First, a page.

Since April this year, despite the Aragalaya on the streets, parliamentarians have not felt the urgency to show some political will to address people’s concerns. The parliament in May passed the electricity amendment bill, which ended the bidding process to award contract for energy projects. This is contrary to the demand for introducing transparency to address the corruption and poor governance. The political parties have agreed to curtail the power of executive Presidency. However, three different draft bills for the purpose were put forward in the Parliament as different political parties have different takes on the issue.

    Majoritarianism and politics based on ethnicity and racial divide are the key features of Sri Lankan politics that have empowered many of the corrupt leaders. As a result, many parliamentarians would like to maintain the status quo and may not give their consent to any systemic change. The NUG experiment in Sri Lanka during the period 2015–19 utterly failed as political parties simply refused to be united even on matters related to highest level of national security concern. Almost same bunch of leaders are continuing in the parliament. This leaves little room for optimism that things will stabilise soon in the coming days.

    Without political stability, there is little hope for economic stability. To meet the immediate economic needs of the people in terms of supply of food, fuel, medicines and deal with the economic crisis, the island requires financial assistance from multilateral institutes as well as bilateral partners. Sri Lankans are relying heavily on finalisation of the IMF bailout package. UN, World Food Programme, World Bank and some bilateral partners have committed humanitarian assistance, but assistance from some countries including US and Japan will depend on the successful negotiation of IMF deal. An unsettled and unstable government will not only delay the negotiation process, but also affect the implementation of the IMF conditionalities including the debt restructure negotiation with the creditors, improving the governance system and so on.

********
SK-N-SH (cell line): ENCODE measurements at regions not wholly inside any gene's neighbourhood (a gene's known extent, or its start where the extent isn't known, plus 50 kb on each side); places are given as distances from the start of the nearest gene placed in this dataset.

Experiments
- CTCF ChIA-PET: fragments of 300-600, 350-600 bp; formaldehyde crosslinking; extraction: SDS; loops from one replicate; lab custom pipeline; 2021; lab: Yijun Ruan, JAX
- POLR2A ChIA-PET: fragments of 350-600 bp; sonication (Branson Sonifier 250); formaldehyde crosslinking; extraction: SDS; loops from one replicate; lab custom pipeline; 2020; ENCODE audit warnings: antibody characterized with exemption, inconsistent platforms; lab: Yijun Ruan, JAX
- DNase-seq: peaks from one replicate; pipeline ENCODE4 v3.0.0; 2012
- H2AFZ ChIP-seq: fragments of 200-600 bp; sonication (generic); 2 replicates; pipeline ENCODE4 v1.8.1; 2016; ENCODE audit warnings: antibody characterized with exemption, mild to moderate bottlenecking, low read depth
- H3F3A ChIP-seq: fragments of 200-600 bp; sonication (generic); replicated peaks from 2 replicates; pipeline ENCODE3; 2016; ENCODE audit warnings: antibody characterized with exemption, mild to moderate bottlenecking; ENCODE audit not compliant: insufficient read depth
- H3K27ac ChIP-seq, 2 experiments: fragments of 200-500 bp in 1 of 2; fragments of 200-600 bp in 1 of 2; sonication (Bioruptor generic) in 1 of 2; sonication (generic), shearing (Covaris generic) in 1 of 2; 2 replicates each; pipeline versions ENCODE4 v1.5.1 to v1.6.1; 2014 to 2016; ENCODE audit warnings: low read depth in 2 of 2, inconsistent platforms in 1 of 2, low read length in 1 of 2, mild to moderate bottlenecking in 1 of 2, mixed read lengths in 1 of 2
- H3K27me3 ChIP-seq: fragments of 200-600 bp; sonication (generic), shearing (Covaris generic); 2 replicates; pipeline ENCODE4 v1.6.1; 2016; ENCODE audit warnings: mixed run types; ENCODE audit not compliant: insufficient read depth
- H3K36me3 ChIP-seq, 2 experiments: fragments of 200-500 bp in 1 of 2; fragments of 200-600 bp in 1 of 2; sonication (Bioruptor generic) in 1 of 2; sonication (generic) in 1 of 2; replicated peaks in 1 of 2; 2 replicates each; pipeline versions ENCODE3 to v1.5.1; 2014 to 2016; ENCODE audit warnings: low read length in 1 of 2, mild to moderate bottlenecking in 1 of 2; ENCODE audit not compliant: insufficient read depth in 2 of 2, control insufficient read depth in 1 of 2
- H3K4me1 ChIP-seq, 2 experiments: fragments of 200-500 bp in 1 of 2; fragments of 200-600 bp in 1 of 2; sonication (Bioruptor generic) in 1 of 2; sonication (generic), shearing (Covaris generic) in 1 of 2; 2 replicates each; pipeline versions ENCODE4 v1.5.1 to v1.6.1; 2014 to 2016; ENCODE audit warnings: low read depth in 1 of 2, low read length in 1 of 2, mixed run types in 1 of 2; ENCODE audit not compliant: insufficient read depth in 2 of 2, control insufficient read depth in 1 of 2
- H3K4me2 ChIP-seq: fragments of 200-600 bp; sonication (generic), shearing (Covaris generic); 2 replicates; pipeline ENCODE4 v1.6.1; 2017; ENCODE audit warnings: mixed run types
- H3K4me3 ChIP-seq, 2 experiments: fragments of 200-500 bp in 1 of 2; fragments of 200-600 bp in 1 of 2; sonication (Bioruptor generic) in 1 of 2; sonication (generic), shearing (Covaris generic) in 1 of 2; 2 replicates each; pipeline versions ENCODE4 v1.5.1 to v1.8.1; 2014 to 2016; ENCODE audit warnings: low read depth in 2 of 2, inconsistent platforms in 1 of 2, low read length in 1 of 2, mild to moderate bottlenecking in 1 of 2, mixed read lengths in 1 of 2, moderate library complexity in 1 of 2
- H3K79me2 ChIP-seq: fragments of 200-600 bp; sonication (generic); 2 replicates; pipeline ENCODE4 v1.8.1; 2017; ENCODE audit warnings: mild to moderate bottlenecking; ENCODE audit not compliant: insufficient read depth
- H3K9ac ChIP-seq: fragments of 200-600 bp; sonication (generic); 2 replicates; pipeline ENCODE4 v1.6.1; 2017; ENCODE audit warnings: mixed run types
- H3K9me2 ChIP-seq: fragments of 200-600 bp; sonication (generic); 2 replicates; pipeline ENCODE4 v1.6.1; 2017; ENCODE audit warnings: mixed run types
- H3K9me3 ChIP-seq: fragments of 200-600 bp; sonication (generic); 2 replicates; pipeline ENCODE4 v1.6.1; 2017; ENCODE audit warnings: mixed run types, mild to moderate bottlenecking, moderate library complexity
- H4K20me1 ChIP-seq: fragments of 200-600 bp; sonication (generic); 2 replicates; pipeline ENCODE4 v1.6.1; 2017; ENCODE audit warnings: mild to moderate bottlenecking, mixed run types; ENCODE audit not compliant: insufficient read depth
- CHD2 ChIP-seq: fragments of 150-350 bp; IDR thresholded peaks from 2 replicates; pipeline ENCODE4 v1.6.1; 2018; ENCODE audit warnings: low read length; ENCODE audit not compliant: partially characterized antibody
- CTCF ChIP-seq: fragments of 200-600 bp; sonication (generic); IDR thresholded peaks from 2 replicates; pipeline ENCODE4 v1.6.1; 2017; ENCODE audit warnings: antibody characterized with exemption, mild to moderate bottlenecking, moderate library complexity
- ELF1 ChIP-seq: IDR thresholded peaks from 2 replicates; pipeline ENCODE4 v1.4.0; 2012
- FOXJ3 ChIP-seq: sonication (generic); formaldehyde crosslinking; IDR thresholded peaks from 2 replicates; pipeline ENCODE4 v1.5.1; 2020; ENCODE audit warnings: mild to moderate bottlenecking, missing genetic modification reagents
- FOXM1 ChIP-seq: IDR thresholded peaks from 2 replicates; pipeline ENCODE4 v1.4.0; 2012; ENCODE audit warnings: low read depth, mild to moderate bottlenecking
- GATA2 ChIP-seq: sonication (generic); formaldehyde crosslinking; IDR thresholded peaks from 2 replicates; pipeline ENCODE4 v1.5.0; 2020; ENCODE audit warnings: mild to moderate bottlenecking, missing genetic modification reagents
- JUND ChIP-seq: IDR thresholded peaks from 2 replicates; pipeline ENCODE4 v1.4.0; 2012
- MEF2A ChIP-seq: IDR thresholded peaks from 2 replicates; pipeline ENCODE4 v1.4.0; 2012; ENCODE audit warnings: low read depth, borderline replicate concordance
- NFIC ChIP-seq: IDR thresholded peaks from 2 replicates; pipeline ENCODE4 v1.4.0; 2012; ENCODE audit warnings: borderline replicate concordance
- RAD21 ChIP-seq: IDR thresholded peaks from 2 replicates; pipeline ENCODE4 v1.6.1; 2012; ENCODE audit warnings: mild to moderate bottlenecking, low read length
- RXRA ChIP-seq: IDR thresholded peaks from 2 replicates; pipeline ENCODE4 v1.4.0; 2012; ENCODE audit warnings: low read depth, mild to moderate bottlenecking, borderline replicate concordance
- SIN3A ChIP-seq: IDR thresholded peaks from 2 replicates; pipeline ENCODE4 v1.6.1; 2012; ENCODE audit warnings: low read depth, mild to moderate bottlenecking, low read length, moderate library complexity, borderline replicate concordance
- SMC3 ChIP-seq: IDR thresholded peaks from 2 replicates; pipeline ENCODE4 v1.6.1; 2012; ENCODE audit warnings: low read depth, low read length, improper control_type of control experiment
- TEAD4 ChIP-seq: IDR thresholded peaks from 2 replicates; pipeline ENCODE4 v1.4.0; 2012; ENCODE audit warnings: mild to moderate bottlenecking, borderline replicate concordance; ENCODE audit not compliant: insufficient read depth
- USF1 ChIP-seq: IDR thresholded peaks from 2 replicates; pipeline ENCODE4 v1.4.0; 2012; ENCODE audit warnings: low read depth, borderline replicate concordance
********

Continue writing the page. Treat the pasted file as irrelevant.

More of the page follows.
In addition to the financial aid and assistance, Sri Lanka needs to implement policies to revive its economy by strengthening various sectors including tourism, remittances, export, agriculture, investment and so on. Political stability and a settled government are the prerequisite to revive the economy.


    There is a bleak possibility that the economic, political, and social aspirations of the protestors will be fulfilled anytime soon. Hence ‘Janatha Aragalaya’ is likely to continue for some more time. Though the protestors are determined to continue the struggle through peaceful means, there is a possibility that as the protest continues, a section in the society that believes in anarchy or in adopting violent means to bring required political changes takes over and decides the nature and scope of the Aragalaya. Alternatively, there may be also an attempt to sabotage the people’s peaceful struggle by instigating violence.

    The main onus to prevent any such situation lies not only on the perseverance of protestors who truly believe on the strength of the peaceful protest, but also Ranil Wickremesinghe and all the 224 parliamentarians who seem to be trying the patience of the protestors.

    Many in the Western media have raised the possibility of military takeover. This is unlikely given that the Sri Lankan military is usually subservient to the political forces (even though there was an incident of failed military coup in 1962). Further, the depth of the ongoing economic crisis may not encourage the military to take over as it is well known that there is no easy solution to the crisis.

    To address the question of political legitimacy and to effectively execute and implement plans to deal with the economic crisis and bring to an end to the popular uprising, the prudent option for Sri Lanka is to go for fresh elections. However, the situation right now is not economically conducive to conduct the elections. Elections can ideally take place only after an all-party leadership strikes an agreement with the IMF and other bilateral and multilateral partners, and eases the economic pressure on the people.

    Views expressed are of the author and do not necessarily reflect the views of the Manohar Parrrikar IDSA or of the Government of India.